Over the last few years, I’ve shared my Dad’s diagnosis of Alzheimer’s and bits and pieces of our journey. From all the emails and comments I’ve received, (and thank you…you don’t know how much all your support and sharing has meant to me) I know there are many of you in similar situations. So, as difficult as this is to share, if I can connect with even one of you, it will be well worth my tears as I write this.
I’ll start with the long and agonizing journey my Dad went through. His forgetfulness and confusion. His changing personality. His constant need for supervision. The bouts of anger and aggression. His lack of mobility. And in the final stages, the inability to swallow food or even take a sip of water. The Alzheimer’s stripped him of his memories and awareness, yet left him with all his feelings. A cruel disease.
Alzheimer’s also includes the family on its devastating ride.
At it’s worst, along with feeling frustrated and angry, helpless and guilty, I remember wishing my Dad’s suffering to be over. There were times I would leave the Long Term Care Home and feel SO angry that he was ill and his personality was changing. I had some thoughts cross my mind that I NEVER would have imagined I would ever think. Now I realize, all the negative feelings and thoughts were my minds way of trying to cope with my breaking heart. The heartbreak and sorrow of watching my Dad battle this disease felt unbearable.
I can’t tell you how many tears my sister and me have shed over the last 3-4 years — and especially in the last few weeks as we saw the end approaching while Dad still tirelessly hung on. He was tough. He was stubborn. And even in this horrible illness, he was going to leave us HIS way.
My Dad died at 7:30 p.m. on September 25/2018. He died with Andrea and me on either side of him holding each hand, peacefully.
If there’s a silver lining to this disease, it’s all the love and kindness that surrounded us on our journey.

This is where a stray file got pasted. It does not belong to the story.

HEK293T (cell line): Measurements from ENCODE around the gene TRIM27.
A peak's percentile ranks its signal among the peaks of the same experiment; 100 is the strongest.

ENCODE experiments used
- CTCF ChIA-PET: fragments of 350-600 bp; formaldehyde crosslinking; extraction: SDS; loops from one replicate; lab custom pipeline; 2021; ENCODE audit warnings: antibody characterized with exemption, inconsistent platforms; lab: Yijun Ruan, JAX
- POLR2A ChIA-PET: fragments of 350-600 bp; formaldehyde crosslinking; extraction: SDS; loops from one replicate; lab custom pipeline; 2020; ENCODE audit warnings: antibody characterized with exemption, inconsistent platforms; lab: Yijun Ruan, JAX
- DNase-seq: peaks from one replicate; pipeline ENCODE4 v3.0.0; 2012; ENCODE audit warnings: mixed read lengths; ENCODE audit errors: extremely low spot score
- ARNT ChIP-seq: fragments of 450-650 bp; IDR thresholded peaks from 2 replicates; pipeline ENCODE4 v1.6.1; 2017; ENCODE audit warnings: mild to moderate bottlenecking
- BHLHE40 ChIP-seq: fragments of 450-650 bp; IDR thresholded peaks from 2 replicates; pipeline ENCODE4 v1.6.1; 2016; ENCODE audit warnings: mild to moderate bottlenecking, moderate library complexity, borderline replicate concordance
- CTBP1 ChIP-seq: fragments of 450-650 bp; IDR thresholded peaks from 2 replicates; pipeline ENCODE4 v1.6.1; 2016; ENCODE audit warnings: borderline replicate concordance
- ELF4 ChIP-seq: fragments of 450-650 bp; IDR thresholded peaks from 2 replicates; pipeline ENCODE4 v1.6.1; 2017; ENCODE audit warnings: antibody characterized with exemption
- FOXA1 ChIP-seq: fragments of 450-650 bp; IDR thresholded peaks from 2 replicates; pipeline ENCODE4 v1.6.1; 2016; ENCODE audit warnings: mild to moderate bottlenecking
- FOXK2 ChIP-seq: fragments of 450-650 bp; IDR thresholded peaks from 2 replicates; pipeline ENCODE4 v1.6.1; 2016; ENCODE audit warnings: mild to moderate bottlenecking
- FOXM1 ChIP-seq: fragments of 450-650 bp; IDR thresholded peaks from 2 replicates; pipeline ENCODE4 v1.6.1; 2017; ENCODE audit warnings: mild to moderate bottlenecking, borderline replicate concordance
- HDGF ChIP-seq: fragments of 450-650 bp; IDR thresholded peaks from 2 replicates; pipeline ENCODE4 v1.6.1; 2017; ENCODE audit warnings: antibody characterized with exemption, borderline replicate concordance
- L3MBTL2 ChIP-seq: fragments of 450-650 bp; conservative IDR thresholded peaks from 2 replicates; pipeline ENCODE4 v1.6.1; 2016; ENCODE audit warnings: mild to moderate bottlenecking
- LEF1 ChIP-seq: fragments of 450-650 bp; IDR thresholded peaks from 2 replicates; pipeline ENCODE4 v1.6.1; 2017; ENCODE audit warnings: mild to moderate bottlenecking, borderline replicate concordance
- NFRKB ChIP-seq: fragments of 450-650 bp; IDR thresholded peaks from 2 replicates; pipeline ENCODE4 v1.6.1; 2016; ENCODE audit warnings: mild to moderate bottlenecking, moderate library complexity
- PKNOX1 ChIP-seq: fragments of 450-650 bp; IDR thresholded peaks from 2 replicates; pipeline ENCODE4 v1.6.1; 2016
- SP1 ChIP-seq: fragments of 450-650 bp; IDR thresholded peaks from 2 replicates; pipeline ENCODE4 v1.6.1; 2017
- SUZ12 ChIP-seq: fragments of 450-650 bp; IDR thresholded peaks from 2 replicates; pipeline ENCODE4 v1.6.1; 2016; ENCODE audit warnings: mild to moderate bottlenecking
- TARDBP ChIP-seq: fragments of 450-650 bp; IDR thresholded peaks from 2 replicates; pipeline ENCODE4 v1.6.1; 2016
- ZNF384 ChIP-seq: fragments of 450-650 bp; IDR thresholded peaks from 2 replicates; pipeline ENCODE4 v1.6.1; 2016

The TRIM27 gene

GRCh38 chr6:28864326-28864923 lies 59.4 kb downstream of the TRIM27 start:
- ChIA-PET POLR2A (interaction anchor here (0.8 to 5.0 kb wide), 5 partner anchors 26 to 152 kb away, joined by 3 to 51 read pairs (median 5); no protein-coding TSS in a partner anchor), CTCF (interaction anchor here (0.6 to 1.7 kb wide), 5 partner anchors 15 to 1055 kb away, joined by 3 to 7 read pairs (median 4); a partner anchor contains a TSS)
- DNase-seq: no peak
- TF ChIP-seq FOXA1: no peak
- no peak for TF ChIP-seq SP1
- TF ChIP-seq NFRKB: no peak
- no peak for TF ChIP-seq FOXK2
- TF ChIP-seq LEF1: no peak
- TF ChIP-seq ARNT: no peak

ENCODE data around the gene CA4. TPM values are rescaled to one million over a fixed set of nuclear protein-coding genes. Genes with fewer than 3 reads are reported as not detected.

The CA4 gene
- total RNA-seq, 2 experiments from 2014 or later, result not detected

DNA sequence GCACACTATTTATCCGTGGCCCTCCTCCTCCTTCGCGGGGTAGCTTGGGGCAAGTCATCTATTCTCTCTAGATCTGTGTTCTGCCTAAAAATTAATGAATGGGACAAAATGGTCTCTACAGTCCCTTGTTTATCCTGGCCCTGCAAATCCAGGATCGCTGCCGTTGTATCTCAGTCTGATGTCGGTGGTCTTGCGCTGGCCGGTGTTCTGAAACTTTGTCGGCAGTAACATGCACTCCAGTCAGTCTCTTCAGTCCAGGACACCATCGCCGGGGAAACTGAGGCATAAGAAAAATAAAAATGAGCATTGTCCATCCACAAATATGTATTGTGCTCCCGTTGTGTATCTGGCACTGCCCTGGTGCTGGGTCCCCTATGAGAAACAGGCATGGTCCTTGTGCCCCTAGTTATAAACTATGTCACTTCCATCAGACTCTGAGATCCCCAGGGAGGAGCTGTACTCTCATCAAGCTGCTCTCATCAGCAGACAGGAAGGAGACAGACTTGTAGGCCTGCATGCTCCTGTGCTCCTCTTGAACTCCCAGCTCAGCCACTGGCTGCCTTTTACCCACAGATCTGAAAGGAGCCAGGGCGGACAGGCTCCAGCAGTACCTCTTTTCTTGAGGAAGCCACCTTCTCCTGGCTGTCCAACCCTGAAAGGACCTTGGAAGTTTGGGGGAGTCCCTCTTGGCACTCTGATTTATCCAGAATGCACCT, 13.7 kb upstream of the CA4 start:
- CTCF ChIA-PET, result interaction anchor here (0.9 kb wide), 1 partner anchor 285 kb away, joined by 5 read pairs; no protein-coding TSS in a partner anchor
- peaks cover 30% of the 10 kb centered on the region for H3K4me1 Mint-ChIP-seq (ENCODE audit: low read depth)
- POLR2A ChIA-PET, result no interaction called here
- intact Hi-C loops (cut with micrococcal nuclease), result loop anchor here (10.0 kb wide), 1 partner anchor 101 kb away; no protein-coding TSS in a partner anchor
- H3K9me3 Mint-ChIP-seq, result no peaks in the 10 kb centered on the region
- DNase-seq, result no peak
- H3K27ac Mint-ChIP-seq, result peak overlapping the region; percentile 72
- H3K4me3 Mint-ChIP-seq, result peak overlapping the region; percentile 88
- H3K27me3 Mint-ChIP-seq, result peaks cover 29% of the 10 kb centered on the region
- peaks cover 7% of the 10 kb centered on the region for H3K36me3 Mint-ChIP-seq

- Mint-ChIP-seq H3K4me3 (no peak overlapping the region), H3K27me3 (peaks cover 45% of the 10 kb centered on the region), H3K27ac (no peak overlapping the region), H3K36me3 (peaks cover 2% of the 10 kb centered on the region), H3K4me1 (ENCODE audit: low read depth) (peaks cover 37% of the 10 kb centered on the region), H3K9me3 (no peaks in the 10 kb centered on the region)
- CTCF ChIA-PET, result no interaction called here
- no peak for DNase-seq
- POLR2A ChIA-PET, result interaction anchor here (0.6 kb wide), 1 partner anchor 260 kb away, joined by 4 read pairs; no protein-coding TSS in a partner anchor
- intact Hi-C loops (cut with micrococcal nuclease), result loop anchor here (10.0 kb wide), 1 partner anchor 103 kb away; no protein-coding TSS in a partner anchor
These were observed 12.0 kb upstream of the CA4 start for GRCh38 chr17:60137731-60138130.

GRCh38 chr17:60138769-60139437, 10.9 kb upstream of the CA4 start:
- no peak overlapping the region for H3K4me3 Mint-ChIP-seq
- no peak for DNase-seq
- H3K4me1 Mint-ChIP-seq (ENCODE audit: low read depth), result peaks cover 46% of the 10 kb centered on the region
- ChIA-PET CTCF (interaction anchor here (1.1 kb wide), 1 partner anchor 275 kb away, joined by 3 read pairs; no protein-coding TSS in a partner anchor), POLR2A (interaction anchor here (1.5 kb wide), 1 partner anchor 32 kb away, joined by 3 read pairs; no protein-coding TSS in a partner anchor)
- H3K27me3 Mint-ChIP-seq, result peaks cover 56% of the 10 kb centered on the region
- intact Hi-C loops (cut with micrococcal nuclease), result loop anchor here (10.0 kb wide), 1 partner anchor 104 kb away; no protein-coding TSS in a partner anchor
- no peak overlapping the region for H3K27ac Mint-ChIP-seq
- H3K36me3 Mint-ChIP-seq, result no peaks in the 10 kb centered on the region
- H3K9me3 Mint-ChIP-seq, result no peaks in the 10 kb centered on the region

The tireless hours my sister put into caring for Dad and making sure the care he was getting was exceptional. The staff at the Long Term Care Home that treated us like family while Andrea and I were there for 3 full days and nights while Dad took his last breaths. They kindly prepared us for what was to come. They brought us hot tea, warm meals, and recliners plus blankets to nap on. They also shared stories of Dad dancing with the staff, eating ice cream, causing a ruckus and joking around while he was still somewhat able.
I also feel incredibly grateful to have had the chance to say all the things I needed to say to my Dad before he passed. All the I love yous, thank yous and goodbyes were a blessing. And even though he couldn’t open his eyes, I was assured hearing is the very last thing to go — so I hope and pray he heard me.
The best tribute I can leave for my Dad is to live a good life that includes all the positive traits he taught me by example.
I want to remember him as he was before Alzheimer’s. The Dad who showed me unconditional love and was ALWAYS there for me. The Dad who ‘ticko-tickoed’ my back as a little girl, taught me how to drive as a teenager, and helped me with anything and everything as an adult.
I can’t tell you how many times he was drop dead tired from working overtime, yet he still helped me fix my first car or repair something in my very first condo. After all, he was the ultimate handyman. Plumbing, gardening, electrical, sewing, mechanics, cooking, welding, woodworking, and yes, even furniture repair, upholstering and refinishing — there wasn’t much the man couldn’t do — and for his family, there wasn’t anything he wouldn’t do.
It’s taken me a long time to write this post because every time I sat down to write, I couldn’t see through my tears. Grieving a loved one is never easy. And he wasn’t just my Dad, he was my friend — and the first man I ever loved.
To honor him, I’m going to dry my tears and be strong. And I’m going to remember all the good times… because I know that’s exactly what he would want.